5 Steps to Winterizing Your RV: You Want it to be Good as New for Next Summer

As the winter weather begins to set in, our minds often wander back to the comfortable warmth and fun memories of summer. As we recall all the fun vacations and beautiful sights, we are also reminded of the pressing need to get our RVs cleaned up and put away for the winter. Winterizing your RV is incredibly important and diligently attending to these five steps will keep your RV good as new for years into the future.

Winterizing-Your-RV

Preparing your RV for winter is an important project. Failing to properly winterize your RV can result in broken plumbing, mold growth, rodent infestation, and more. To protect your investment and to ensure many future years of fun summer memories in your RV, consider the following steps to winterizing your RV.

1. Prepare Your Water System

Winter weather brings freezing temperatures that can easily destroy your plumbing. Replacing and restoring your RV’s plumbing is incredibly expensive and can easily be avoided with a little foresight and planning.

The general process requires first draining the fresh water, grey and black holding tanks, along with the water heater of their contents. Also, draining low point drain lines and using the water pump to force all the water out will ensure your plumbing is clear of water.

After closing up all faucets and drains, connect your water pump to a container of non-toxic antifreeze and proceed to flush all pipes and plumbing. While the amount of antifreeze necessary to complete this project will vary between vehicles,  two to three gallons of non-toxic antifreeze should do the trick for your motorhome.

The process of emptying your water system and replacing it with antifreeze is a unique step-by-step process that is different for every kind of RV or motorhome.  Checking the owner’s manual for a specific winterizing guide and searching for additional information online regarding your brand will help you know the proper process for preparing your RV’s plumbing for winter.

2. Rodent Prevention

Discovering that rodents have set up shop in your RV is never good news. Rodents that discover the shelter of an RV will leave droppings and nests all throughout the vehicle, and they can also be responsible for chewing through electrical wires and destroying the interior.

To avoid this unpleasant surprise, conduct a thorough inspection of the exterior and underside of your RV. Keep in mind that mice will fit anywhere they can get their head through, so cracks or holes are perfect for sneaking inside. Check the basement compartments, around the plumbing, around drains, and along the roof. Be sure to close any holes you find. Also, take a stroll through the inside of your RV. If you see any light coming in through the walls or corners, be sure to get those sealed as well.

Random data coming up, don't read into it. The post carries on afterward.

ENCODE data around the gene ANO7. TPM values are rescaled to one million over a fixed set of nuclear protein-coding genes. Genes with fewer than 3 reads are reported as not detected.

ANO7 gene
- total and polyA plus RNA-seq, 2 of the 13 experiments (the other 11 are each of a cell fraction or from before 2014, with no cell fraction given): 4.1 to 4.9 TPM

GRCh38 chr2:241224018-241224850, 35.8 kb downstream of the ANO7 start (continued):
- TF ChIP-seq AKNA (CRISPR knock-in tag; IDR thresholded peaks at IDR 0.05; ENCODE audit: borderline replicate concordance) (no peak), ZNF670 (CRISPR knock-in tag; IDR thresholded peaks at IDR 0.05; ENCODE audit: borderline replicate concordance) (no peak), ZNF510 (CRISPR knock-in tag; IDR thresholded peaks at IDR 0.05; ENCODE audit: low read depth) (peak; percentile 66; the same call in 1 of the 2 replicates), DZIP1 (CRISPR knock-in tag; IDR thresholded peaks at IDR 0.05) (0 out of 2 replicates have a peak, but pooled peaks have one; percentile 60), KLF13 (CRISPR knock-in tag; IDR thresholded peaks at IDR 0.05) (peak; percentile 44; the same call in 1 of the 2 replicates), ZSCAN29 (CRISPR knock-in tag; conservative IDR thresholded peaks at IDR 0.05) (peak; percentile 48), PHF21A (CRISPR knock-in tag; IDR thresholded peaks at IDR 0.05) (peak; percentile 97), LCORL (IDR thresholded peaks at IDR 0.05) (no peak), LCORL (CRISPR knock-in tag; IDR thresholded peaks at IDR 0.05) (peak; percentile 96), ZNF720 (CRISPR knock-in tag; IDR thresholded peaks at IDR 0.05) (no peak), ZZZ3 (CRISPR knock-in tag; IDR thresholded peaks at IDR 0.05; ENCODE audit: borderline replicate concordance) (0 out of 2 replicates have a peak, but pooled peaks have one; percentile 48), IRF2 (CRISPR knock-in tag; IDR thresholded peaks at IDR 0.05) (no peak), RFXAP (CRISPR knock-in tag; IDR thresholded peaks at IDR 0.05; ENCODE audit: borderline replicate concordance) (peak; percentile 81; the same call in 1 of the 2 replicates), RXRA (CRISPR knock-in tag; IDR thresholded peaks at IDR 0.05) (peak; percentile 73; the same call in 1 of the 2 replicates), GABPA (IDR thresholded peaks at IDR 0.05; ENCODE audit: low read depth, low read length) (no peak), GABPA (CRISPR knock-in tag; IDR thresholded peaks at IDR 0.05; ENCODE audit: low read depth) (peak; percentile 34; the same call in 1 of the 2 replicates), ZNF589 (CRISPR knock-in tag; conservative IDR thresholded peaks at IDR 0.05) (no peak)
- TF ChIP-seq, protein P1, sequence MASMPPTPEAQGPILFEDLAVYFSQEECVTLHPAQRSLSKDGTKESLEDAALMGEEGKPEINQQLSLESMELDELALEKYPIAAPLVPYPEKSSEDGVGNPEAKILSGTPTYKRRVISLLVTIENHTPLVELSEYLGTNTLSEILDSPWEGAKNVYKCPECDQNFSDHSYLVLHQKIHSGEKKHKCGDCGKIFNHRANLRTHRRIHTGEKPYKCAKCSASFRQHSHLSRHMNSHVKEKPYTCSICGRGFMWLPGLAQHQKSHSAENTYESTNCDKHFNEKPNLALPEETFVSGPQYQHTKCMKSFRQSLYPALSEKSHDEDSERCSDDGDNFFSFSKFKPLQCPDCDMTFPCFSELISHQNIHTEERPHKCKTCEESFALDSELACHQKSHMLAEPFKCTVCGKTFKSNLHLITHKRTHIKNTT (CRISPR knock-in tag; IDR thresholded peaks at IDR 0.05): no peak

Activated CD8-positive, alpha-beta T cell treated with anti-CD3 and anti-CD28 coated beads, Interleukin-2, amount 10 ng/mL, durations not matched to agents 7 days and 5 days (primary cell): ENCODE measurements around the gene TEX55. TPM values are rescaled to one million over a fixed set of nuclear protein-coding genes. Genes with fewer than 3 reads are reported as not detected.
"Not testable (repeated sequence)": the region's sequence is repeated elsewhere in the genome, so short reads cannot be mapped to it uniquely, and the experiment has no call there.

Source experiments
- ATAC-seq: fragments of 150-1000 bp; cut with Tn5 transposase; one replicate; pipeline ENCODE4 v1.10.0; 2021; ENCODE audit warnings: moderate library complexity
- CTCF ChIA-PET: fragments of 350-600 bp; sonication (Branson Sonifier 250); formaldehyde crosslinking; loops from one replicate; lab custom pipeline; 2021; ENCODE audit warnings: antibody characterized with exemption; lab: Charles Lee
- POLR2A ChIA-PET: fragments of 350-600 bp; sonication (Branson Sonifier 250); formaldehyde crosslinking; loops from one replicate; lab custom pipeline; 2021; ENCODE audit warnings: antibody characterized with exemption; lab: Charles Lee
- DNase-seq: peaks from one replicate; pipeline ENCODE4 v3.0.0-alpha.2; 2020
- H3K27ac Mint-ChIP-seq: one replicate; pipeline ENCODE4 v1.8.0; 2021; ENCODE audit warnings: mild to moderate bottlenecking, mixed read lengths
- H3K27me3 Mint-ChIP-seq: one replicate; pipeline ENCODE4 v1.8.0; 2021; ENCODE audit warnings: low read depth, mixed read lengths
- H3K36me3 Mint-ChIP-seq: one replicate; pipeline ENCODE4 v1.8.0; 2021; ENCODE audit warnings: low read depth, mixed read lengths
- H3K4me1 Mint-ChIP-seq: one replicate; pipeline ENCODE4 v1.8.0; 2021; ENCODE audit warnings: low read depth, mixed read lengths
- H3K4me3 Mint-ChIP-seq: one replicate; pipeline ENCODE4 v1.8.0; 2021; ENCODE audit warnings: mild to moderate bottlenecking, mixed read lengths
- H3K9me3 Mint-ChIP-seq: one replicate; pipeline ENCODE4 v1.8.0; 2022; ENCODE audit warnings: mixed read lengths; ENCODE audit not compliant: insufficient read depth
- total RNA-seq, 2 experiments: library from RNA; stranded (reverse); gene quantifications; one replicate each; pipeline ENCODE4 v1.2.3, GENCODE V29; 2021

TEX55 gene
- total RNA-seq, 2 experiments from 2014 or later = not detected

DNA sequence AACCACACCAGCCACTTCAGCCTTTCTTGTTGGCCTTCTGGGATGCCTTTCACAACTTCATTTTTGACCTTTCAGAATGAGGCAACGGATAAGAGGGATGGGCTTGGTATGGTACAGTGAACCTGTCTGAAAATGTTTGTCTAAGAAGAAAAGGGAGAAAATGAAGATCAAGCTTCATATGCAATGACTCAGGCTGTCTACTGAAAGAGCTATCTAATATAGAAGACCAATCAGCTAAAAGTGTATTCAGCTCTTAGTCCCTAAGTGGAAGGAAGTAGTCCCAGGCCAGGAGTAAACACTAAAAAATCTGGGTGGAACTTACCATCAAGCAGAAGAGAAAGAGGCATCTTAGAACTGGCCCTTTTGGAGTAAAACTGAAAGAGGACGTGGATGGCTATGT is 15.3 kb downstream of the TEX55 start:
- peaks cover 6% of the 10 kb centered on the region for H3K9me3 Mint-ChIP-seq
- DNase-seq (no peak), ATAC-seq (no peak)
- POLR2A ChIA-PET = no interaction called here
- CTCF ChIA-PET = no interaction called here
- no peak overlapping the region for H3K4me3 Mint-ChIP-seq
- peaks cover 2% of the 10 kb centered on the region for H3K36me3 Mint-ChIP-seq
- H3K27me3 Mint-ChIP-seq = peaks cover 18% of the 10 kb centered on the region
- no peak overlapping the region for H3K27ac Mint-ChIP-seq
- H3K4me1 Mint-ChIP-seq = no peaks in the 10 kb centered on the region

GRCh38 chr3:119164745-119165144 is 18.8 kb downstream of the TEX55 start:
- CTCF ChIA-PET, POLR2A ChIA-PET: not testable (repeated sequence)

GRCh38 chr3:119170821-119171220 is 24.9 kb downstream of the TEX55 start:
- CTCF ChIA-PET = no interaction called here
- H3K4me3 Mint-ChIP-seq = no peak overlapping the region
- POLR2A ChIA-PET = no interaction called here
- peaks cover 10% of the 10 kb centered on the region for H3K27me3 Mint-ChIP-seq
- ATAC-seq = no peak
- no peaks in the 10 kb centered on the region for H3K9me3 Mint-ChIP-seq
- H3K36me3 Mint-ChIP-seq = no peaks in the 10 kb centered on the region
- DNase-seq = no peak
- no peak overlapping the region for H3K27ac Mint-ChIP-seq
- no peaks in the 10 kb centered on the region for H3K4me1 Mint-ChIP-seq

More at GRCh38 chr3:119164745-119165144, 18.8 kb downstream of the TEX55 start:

3. Spot Sealing

Maintaining the roof of your RV is crucial to ensuring the longevity of your vehicle and protecting it against mold and water damage. This should be done once or twice every year to ensure that cracks or wear that appear are not given the opportunity to cause further damage. In warm, dry weather, inspect the roof of your RV and apply the necessary sealant to fill the cracks and protect against water damage. Not only will this keep the damage from progressing, it will also work to keep moisture out of the interior of your vehicle.

4. Battery Maintenance

When preparing your RV for a long season of inactivity, be sure that preparing your battery for storage is on your to-do list. A battery that is not cared for can end up having a lower capacity and shorter life span, potentially requiring the purchase of a new one to ensure safe travels.

You can avoid this unnecessary investment by completely charging the battery in your RV to help keep it from freezing. Also, remove and clean all battery connections with a dressing to fight corrosion before storing your RV.

5. RV Cover

If your RV’s final winter resting place is in the great outdoors, consider investing in a strong, protective RV cover. While it may seem like a cheaper and smarter option to simply throw a giant blue tarp over the top of it to protect it from the rain and snow, choosing this option can actually be harmful for your RV. Manufactured RV Covers allow moisture to escape from underneath the cover while keeping outside moisture locked out. However, a tarp will trap and hold moisture against the surface of your RV, damaging its exterior and threatening to allow mold to damage the interior. A proper RV cover should be installed carefully, and it will protect your RV through the long winter months and will have it ready to go in the summer.

If your RV has weathered too many winters without proper preparation, it may be time for you to invest in a more trustworthy vehicle. Here at Kirkland RV, we have a wide selection of new and used RVs and motorhomes so you can find the one that meets your needs. For more information on our selection, visit our listing page for details.

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